Many thousands of office employees who were forced to work from home because of COVID-19 will continue to do so. Only 36 per cent of Canadians anticipate returning to their “place of work” when the pandemic subsides, according to an Angus Reid study. Freelance editors have been working from home for years and, by and large, loving it.
Freelance editors know how to maintain a routine, how to avoid spending the whole day wearing pyjamas and not combing their hair, how to cope with feeling isolated. And how to achieve a work-life balance — or do they?
That last one, work-life balance, is an especially huge challenge, as many are discovering. Forbes.com recently posted an article about the 168-hour workweek — that is, being on the job 24/7 because you are never really away from the office.
Isn’t this the case for freelancers? I remember working to a tight deadline for about a week, and at the same time trying to keep five or six other clients in abeyance. I barely ate or slept, and of course I didn’t make it into the shower all that often. Another time, I edited a book all during the May long weekend. These were not regular occurrences, but they did happen.
Lucy Payette, the new editor of this blog, says, “In my short stints freelancing, I struggled with the illusion of flexibility and ended up working many more hours for less to meet deadlines (or for my own unrealistic attempts at perfection perhaps), and I sense that others do as well.”
Words of wisdom
Lucy suggested that I, as a retired and self-described “born-again home office worker,” could offer some words of wisdom. Well, I can. But knowing what to do and doing it are of course two very different things.
Freelance editors know these rules, and sometimes they succeed in following them:
- Set boundaries with the people (and pets) in your life. “Between this hour and this hour, I’m working.” The videos of kids and cats invading an on-screen meeting are funny. But not that funny.
- Remember that if you were in a business office, you would take breaks. Sometimes far more and longer breaks than the freelance editor who charges by the hour might do. So, include that in your schedule.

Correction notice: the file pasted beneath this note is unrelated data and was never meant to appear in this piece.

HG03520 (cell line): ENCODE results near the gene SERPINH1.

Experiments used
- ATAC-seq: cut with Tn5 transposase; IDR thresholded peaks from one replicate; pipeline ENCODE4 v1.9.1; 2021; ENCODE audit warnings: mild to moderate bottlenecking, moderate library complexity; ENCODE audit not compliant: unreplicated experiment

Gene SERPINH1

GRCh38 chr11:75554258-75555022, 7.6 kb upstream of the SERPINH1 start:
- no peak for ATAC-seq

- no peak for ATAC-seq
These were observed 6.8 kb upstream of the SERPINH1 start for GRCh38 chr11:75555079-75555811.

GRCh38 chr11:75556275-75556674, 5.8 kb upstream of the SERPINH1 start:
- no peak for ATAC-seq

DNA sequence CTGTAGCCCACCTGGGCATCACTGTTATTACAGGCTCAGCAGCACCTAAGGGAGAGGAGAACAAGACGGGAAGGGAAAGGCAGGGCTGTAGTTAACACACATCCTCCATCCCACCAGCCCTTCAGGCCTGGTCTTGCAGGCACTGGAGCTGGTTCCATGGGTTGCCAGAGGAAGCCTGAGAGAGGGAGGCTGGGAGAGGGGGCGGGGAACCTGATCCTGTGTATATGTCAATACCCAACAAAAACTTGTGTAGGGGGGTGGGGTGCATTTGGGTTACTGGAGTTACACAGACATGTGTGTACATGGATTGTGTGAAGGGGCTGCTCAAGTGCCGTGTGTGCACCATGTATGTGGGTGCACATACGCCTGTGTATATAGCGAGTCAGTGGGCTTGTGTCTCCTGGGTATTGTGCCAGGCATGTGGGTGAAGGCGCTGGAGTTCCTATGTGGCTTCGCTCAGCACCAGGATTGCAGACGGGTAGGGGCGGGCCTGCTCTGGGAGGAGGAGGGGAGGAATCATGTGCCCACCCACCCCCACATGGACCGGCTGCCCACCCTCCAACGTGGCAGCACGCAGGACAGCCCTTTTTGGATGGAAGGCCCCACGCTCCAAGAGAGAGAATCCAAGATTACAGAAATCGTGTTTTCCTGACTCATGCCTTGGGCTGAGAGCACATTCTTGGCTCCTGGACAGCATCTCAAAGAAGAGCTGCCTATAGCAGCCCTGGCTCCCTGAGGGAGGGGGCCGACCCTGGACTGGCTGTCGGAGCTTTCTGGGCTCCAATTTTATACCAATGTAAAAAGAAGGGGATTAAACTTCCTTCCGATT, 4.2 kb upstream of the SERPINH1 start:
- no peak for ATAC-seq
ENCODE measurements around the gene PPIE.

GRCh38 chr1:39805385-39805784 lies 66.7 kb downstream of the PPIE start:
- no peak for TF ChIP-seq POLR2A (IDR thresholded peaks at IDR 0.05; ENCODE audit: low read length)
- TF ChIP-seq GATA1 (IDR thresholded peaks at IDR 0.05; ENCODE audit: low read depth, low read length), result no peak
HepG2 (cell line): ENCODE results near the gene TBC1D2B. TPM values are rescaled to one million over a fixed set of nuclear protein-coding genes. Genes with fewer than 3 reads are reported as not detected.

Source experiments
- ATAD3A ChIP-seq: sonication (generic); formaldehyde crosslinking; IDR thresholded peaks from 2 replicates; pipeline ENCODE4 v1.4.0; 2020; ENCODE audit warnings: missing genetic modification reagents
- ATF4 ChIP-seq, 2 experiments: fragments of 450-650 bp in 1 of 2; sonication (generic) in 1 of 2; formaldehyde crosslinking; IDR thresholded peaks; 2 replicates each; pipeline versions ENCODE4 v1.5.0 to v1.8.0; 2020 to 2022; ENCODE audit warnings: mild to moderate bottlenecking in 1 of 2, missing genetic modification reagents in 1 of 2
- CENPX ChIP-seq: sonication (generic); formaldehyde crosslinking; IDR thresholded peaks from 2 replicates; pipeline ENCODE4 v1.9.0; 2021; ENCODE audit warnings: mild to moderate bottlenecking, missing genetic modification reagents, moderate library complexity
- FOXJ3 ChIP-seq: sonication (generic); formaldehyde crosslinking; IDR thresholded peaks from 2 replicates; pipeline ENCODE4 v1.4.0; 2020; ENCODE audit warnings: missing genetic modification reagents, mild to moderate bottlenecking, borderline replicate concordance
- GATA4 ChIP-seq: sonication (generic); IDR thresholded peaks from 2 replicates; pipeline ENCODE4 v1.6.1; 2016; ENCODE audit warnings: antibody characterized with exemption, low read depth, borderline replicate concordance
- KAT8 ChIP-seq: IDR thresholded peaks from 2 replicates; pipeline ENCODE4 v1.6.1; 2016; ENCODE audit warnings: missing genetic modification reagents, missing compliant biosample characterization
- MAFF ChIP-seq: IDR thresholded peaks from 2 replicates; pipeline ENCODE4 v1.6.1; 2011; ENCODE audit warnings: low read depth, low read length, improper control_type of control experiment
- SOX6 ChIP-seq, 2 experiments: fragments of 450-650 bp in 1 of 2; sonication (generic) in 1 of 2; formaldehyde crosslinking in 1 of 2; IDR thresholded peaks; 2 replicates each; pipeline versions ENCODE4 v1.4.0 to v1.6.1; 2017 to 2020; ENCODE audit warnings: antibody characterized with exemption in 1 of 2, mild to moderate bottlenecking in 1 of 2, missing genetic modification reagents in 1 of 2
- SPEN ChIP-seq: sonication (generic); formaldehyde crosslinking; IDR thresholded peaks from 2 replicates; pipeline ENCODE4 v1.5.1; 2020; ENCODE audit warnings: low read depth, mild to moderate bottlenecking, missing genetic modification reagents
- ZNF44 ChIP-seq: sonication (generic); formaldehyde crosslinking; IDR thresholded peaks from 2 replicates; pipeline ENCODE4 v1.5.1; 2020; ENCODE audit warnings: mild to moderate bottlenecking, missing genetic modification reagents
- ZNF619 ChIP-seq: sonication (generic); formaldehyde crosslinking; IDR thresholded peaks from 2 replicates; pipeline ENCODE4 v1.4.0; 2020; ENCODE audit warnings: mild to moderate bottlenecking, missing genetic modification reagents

- Instead of missing the direction and decision-making that you receive from your “supervisor,” enjoy your freedom and autonomy. You might just find, as many freelancers do, that you love this aspect of the work.
More work-from-home tips
There are many more tips available online (see FeistyFreelancer.com). In Season 4, Episode 5 of The Editing Podcast, for example, Louise Harnby and Denise Cowle discuss issues freelance editors and proofreaders endure such as dealing with burnout, procrastination and that feeling of being “stuck in a hamster wheel.”
“You have to be realistic about the hours that are available to you, and I think you get better at doing that,” says Denise Cowle in the episode “How to run and grow an editing and proofreading business.”
As we celebrate Labour Day this weekend and contemplate working conditions in a fluid work environment, we freelance editors can take some credit. We should add “knowing how to work from home” to our resumés, alongside “encyclopedic knowledge of The Chicago Manual of Style.” Some of us might even become working-from-home consultants if the pandemic lasts for a couple of years.
Previous post from Anita Jenkins: Iva Cheung: Winner of the 2019 Karen Virag Award
The Editors’ Weekly is the official blog of Editors Canada. Contact us.